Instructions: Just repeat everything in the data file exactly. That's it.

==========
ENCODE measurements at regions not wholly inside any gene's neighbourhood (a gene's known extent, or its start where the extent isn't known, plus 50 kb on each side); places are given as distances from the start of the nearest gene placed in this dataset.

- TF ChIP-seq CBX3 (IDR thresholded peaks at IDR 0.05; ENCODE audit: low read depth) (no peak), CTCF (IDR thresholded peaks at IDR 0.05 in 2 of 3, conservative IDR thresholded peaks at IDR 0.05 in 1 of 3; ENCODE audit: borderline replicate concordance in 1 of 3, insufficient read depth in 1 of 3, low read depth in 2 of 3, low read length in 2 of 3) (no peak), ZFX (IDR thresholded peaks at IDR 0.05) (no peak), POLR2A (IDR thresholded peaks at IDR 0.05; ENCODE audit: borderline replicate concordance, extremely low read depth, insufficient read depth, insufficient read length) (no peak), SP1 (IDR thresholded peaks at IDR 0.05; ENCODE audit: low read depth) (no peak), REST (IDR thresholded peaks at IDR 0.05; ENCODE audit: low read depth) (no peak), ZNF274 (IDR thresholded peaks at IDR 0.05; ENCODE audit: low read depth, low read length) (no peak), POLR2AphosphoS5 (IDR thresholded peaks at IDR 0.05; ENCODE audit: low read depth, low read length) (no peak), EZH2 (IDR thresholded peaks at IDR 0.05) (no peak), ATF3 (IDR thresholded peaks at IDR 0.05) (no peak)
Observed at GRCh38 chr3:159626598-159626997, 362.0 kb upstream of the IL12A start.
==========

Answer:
ENCODE measurements at regions not wholly inside any gene's neighbourhood (a gene's known extent, or its start where the extent isn't known, plus 50 kb on each side); places are given as distances from the start of the nearest gene placed in this dataset.

- TF ChIP-seq CBX3 (IDR thresholded peaks at IDR 0.05; ENCODE audit: low read depth) (no peak), CTCF (IDR thresholded peaks at IDR 0.05 in 2 of 3, conservative IDR thresholded peaks at IDR 0.05 in 1 of 3; ENCODE audit: borderline replicate concordance in 1 of 3, insufficient read depth in 1 of 3, low read depth in 2 of 3, low read length in 2 of 3) (no peak), ZFX (IDR thresholded peaks at IDR 0.05) (no peak), POLR2A (IDR thresholded peaks at IDR 0.05; ENCODE audit: borderline replicate concordance, extremely low read depth, insufficient read depth, insufficient read length) (no peak), SP1 (IDR thresholded peaks at IDR 0.05; ENCODE audit: low read depth) (no peak), REST (IDR thresholded peaks at IDR 0.05; ENCODE audit: low read depth) (no peak), ZNF274 (IDR thresholded peaks at IDR 0.05; ENCODE audit: low read depth, low read length) (no peak), POLR2AphosphoS5 (IDR thresholded peaks at IDR 0.05; ENCODE audit: low read depth, low read length) (no peak), EZH2 (IDR thresholded peaks at IDR 0.05) (no peak), ATF3 (IDR thresholded peaks at IDR 0.05) (no peak)
Observed at GRCh38 chr3:159626598-159626997, 362.0 kb upstream of the IL12A start.